Where Were You?
At the risk of letting my southern roots show, have you heard the song, “Where Were You,” by Alan Jackson? The lyrics transport listeners back to the moment the Twin Towers fell on September 11, 2001. “Where were you when the world stopped turnin’, that September day?” That day was (and is) so significant in our nation’s history, and shares similar gravity and heartbreak to this time last year. On March 13, 2020, President Trump declared COVID-19 a national emergency. I was out of town, in San Diego, CA and upon hearing the news, I worried if I would be able to fly home safely. My flight was practically empty and nobody wore a mask. The version of “home” I returned to was completely different than the one I left only a week prior, particularly (and perhaps most annoyingly) in regards to its newly-developed toilet paper shortage. Fast forward one, hellaciously long year later, the COVID-19 vaccines are now rolling out, and the case numbers are decreasing. We’re not completely out of the woods yet, but most of us have moved out of the traumatic phase of the pandemic and are currently living with the lingering aftermath and the decisions we made in an attempt to cope.
Judging by the popularity of our recent blog post, “How to Effectively Identify and Manage Healthcare Related Workplace Stress,” the topic of stress is on the brain. The American Psychological Association (APA) also affirms this with their recent Stress in America poll. In his blog, “Poll: Alcoholism, Weight Gain Seen Among Those Coping With Pandemic,” author Keith A. Reynolds writes, “The American Psychological Association’s latest Stress in America poll indicates that the prolonged stress of the pandemic could be leading to undesired changes in weight, increased drinking, and other negative behaviors among Americans.” (1) He quotes APA’s CEO, Arthur C. Evans Jr., Ph.D. regarding the results of the poll, “This survey reveals a secondary crisis that is likely to have persistent, serious mental and physical health consequences for years to come.” (1) No doubt about it, prolonged stress is wreaking havoc on America. I’d like to start a mini-series for our Thinking Thursday TIPs on identifying several common habits Americans developed in efforts to cope during the pandemic and how they have contributed to prolonged stress.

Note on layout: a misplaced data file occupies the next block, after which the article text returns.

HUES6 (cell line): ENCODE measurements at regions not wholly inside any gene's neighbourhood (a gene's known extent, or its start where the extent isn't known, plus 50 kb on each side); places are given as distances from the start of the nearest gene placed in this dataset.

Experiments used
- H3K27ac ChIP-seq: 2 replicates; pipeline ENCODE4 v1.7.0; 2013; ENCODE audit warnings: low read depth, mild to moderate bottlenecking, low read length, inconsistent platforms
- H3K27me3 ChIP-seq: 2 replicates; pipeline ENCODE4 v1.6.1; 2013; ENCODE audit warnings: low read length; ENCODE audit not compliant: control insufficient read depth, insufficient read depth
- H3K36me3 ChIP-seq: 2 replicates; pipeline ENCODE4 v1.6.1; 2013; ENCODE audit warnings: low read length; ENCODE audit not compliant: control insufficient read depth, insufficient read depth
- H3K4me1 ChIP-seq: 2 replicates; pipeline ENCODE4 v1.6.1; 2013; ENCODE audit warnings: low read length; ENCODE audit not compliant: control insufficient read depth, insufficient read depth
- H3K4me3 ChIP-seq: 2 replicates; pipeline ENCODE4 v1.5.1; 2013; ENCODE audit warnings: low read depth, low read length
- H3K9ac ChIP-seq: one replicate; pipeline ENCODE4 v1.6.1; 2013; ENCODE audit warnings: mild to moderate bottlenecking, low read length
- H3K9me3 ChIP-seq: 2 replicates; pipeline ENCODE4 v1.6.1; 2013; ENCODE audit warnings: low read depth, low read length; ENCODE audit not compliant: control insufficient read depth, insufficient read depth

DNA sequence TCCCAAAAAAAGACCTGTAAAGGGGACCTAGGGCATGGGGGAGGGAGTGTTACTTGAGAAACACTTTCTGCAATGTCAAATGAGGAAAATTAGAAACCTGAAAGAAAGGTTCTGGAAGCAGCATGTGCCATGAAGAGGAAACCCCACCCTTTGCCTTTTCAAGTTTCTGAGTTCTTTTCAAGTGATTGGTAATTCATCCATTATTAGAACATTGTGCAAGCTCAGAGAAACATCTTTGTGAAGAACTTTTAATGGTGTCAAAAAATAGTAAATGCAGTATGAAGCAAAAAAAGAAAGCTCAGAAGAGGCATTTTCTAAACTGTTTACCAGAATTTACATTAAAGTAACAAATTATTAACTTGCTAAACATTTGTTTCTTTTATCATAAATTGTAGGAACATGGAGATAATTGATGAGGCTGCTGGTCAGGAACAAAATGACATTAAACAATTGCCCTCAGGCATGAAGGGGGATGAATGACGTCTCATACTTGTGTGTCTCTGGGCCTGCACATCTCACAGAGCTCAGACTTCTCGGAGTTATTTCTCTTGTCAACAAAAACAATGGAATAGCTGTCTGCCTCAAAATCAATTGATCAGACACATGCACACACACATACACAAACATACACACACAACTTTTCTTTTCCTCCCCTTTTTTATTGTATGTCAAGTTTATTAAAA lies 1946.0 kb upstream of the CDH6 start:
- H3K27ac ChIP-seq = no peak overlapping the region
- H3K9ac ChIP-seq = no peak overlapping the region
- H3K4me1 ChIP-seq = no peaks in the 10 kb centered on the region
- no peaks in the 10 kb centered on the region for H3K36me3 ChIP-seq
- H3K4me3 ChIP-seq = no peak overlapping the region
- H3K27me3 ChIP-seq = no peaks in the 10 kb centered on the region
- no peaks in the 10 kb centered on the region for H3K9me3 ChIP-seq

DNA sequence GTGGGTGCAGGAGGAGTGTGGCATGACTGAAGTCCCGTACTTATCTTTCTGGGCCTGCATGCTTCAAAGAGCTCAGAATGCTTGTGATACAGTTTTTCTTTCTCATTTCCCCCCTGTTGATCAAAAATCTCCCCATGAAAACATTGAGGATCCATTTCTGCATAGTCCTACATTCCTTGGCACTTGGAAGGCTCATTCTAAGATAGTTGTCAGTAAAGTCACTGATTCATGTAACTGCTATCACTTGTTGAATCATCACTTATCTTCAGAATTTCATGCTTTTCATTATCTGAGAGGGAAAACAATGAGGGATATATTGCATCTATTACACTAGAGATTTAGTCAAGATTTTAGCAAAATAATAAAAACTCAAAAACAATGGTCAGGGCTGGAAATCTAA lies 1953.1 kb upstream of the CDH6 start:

According to the same APA study, sixty-one percent of adults surveyed experienced undesired weight changes over the last year due to high-stress levels. Forty-two percent said they gained an average of twenty-nine pounds. Ten percent report they’ve gained more than fifty pounds. (1) According to the experts, these numbers are text-book evidence that Americans are struggling to cope with mental health challenges, probably induced (or enhanced) by the pandemic. Routines were disrupted, gyms were closed, and emotional eating provided temporary relief from the stress. Nicole Lyn Pesce highlighted APA’s findings on the correlation between pandemic stress and weight gain in her article, “‘The Covid 15?’ If Only – This is How Much Weight the Average Person Actually Gained During the Pandemic.” (2) Fifty-four percent reported that they were exercising less during quarantine, and sixty-eight percent admitted that they were snacking more. (2)
The Science Behind Stress Eating
It’s important to know that once we’ve chosen to cope with stress in unhealthy ways over time, our bodies develop habits and urges at a mental and chemical level to continue those unhealthy choices. According to a Harvard Mental Health letter, “Why Stress Causes People to Overeat,” under persistent stress, the adrenal glands release the hormone cortisol, which increases appetite and the desire to eat. If an individual’s stress level stays in the “on” position, cortisol levels may stay elevated. Furthermore, stress affects food preferences. According to the Harvard Mental Health Letter, “[P]hysical or emotional distress increases the intake of food high in fat, sugar, or both. High cortisol levels, in combination with high insulin levels, may be responsible. Other research suggests that ghrelin, a ‘hunger hormone,’ may have a role.” (3) Furthermore, Harvard Mental Health points out that increased eating isn’t the only stress-induced habit that leads to weight gain. Increased alcohol consumption, loss of sleep, lack of exercise, and nicotine use can all negatively affect an individual’s weight.